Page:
A project to develop small nuclear power reactors in Poland is moving forward, with a cooperation agreement between the Polish energy giant ORLEN and two U.S. government financial institutions signed Monday.
Poland is turning toward renewable and noncarbon energy, away from its past reliance on its own coal. Moscow’s invasion of Ukraine has also accelerated Poland’s drive to cut its dependence on Russian oil and gas.
In a ceremony at the U.S. ambassador’s residence in Warsaw, the U.S. EXIM Bank signed a letter of interest in lending up to $3 billion and the U.S International Development Finance Corporation signed a letter of interest to lend up to $1 billion to the ORLEN Synthos Green Energy project for developing some 20 small BWRX-300 modular reactors designed by GE Hitachi Nuclear Energy.
U.S. Ambassador Mark Brzezinski stressed that Russia’s aggression against Ukraine almost 14 months ago reinforced the need to turn toward safe and reliable energy sources.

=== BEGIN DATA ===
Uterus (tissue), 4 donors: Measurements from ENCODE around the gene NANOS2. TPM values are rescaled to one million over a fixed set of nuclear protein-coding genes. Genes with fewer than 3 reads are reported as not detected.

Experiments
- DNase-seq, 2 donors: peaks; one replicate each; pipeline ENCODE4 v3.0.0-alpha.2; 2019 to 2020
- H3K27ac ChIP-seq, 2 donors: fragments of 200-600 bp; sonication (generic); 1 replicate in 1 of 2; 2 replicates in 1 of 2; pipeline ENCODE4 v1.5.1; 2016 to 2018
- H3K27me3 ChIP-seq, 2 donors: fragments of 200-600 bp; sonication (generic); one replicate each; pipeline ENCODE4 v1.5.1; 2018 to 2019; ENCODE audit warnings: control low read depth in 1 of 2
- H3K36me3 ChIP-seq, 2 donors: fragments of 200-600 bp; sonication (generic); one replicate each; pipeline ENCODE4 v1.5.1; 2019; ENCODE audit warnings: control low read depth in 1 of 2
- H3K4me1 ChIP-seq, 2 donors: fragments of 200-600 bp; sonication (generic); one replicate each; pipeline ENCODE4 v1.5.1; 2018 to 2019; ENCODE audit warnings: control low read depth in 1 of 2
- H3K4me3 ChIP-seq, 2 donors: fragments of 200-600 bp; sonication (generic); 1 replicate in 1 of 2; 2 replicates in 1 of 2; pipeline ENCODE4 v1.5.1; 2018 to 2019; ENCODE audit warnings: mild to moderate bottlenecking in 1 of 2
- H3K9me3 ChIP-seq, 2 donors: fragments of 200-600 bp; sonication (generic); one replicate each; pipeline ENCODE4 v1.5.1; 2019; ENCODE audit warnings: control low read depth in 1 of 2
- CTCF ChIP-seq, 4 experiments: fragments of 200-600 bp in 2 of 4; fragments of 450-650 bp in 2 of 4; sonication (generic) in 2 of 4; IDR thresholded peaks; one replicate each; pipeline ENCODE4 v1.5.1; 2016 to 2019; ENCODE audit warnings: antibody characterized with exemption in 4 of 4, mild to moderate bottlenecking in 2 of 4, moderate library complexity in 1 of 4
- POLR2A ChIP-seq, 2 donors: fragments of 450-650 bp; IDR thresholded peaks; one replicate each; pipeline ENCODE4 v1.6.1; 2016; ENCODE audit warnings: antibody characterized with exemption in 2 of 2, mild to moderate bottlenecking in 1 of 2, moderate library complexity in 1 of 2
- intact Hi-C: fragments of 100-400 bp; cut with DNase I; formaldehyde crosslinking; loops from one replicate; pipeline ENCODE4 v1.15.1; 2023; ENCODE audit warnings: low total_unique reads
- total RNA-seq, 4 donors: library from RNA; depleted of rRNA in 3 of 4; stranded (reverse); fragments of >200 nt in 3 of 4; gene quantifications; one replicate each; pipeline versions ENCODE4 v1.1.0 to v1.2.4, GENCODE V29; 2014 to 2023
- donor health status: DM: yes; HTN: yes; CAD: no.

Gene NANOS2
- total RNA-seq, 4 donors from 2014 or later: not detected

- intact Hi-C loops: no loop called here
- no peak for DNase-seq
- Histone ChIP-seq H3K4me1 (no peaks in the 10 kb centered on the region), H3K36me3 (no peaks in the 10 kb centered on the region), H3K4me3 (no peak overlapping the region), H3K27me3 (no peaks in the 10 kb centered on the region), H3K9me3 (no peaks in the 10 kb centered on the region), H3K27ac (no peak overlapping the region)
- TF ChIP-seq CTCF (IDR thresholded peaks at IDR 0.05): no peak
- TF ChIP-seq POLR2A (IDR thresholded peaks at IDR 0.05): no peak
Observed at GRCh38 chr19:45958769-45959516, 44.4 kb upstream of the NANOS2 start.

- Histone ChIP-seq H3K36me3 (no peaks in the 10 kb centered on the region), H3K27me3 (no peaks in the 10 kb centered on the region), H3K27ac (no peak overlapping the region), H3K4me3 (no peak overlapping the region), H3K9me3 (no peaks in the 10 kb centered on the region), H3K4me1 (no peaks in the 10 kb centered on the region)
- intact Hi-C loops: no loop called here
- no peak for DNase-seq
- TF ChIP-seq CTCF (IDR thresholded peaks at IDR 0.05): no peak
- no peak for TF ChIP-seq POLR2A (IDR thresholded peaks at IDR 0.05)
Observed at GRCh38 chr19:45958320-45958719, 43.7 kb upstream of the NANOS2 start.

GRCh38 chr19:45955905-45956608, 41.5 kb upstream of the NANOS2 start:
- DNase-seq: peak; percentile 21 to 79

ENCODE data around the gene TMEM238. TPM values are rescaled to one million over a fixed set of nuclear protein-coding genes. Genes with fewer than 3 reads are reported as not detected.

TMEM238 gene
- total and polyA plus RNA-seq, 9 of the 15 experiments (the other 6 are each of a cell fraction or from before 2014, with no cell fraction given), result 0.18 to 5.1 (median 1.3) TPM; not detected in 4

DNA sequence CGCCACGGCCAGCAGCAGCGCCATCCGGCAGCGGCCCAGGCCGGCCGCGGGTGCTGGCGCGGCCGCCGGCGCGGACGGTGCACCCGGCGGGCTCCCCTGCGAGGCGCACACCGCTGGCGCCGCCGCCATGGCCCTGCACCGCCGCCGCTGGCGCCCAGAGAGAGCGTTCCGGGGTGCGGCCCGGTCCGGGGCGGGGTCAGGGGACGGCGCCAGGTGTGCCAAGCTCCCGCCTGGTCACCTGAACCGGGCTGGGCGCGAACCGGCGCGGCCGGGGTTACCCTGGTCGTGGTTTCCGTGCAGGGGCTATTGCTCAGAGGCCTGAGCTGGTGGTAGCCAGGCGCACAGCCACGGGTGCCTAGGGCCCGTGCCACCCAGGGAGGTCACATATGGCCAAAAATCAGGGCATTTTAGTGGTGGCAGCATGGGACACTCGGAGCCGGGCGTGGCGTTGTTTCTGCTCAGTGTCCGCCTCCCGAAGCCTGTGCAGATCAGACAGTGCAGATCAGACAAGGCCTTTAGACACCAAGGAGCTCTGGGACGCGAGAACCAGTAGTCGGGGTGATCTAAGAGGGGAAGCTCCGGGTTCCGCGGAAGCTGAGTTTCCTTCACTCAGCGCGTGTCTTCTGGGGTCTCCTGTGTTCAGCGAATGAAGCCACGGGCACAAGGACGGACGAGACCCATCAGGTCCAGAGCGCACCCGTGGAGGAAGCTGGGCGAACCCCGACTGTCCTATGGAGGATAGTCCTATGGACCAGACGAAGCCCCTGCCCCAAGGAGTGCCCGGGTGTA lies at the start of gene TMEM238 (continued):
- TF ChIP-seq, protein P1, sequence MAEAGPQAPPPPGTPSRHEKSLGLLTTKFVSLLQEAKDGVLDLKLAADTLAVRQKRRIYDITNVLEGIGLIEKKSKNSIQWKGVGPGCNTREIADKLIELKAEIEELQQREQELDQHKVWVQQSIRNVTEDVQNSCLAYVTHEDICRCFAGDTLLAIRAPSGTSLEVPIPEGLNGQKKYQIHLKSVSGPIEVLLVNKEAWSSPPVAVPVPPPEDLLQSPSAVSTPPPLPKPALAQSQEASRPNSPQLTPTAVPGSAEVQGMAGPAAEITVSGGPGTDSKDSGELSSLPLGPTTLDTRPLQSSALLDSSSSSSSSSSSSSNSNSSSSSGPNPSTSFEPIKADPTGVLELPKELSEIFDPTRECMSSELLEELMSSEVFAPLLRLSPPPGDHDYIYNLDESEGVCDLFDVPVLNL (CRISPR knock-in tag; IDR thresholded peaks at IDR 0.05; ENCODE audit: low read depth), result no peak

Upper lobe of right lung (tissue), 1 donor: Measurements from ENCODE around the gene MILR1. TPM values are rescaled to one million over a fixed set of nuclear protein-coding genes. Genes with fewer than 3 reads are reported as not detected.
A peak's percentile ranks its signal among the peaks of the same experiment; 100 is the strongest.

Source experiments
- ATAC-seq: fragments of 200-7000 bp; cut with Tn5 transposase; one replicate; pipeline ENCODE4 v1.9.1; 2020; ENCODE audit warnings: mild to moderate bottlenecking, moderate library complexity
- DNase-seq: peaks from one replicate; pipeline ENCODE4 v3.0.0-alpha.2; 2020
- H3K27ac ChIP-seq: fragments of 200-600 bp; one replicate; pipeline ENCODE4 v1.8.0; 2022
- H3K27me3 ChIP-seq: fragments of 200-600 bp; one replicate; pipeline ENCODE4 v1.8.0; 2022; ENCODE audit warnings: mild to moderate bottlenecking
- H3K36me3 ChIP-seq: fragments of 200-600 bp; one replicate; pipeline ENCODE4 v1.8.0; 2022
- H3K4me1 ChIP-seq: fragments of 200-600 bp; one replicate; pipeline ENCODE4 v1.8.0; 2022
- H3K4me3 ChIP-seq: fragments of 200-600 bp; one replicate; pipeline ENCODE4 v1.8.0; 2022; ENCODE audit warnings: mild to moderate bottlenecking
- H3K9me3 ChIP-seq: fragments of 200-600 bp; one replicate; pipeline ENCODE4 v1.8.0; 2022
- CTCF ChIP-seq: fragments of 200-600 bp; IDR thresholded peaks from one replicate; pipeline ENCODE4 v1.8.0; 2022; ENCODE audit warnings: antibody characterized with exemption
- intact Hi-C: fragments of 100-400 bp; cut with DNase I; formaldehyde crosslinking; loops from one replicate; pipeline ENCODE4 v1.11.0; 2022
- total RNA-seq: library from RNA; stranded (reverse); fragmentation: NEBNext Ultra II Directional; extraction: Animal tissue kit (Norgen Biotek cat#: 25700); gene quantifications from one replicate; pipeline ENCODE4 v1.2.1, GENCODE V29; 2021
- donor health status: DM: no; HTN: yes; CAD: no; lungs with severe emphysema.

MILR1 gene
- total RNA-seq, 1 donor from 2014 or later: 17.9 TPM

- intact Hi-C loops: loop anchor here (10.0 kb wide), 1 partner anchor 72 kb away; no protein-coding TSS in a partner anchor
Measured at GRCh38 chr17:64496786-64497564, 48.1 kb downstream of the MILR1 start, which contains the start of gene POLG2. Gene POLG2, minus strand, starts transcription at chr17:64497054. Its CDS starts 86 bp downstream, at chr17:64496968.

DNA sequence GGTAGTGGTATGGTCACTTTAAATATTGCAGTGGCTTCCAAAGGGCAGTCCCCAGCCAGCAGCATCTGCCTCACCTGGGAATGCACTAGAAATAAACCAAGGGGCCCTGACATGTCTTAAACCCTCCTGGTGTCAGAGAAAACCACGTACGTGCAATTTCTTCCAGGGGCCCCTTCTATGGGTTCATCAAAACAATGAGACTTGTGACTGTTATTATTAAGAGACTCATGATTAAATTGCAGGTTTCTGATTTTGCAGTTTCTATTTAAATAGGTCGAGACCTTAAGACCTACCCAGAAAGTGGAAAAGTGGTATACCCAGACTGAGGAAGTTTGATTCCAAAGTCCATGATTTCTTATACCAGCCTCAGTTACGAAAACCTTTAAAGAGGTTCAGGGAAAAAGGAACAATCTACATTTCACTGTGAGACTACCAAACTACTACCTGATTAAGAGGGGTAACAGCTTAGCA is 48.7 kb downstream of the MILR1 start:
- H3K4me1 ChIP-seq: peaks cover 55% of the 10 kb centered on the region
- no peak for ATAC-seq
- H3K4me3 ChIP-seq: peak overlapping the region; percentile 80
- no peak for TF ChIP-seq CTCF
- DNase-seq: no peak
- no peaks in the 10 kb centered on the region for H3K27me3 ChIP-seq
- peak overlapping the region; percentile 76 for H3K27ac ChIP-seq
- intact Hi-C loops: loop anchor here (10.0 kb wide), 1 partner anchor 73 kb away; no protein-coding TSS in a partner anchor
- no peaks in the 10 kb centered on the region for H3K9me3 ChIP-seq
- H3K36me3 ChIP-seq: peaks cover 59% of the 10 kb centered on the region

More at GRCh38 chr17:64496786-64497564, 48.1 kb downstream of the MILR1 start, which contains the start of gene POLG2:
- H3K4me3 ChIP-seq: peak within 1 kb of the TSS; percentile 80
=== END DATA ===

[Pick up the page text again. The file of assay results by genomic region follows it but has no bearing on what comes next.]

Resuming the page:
At a later news conference, Poland’s Prime Minister Mateusz Morawiecki said that Poland needed a “cheap, clean and reliable energy source” like the SMR reactors, which will produce emission-free energy and be a driving force for the economy for decades to come.
Coal mining is among Poland’s largest employers, providing some 80,000 jobs and supplying some 70% of the country’s energy, and Morawiecki said that industry will continue to guarantee power security. He stressed, however, that global climate concerns and European Union regulations are calling for a shift to renewable and clean energy, which the nuclear reactors plan is helping to advance.
PKN ORLEN president, Daniel Obajtek said Poland’s first BWRX-300 reactor should be launched in 2029 and will be the world’s second, after a similar one becomes operational in Darlington, Canada.
He stressed that “there is no stopping of energy transformation” in the world and the oil and gas giant — 49.9% owned by the Polish state — is planning 320 billion zlotys ($75 billion) of investments.
In February, Poland’s government and the U.S. Westinghouse Electric Company signed a deal for pre-design cooperation on the central European nation’s first large nuclear power plant, using the American company’s technology. Construction on the plant is to begin in 2026 and it should start supplying the energy grid in 2032.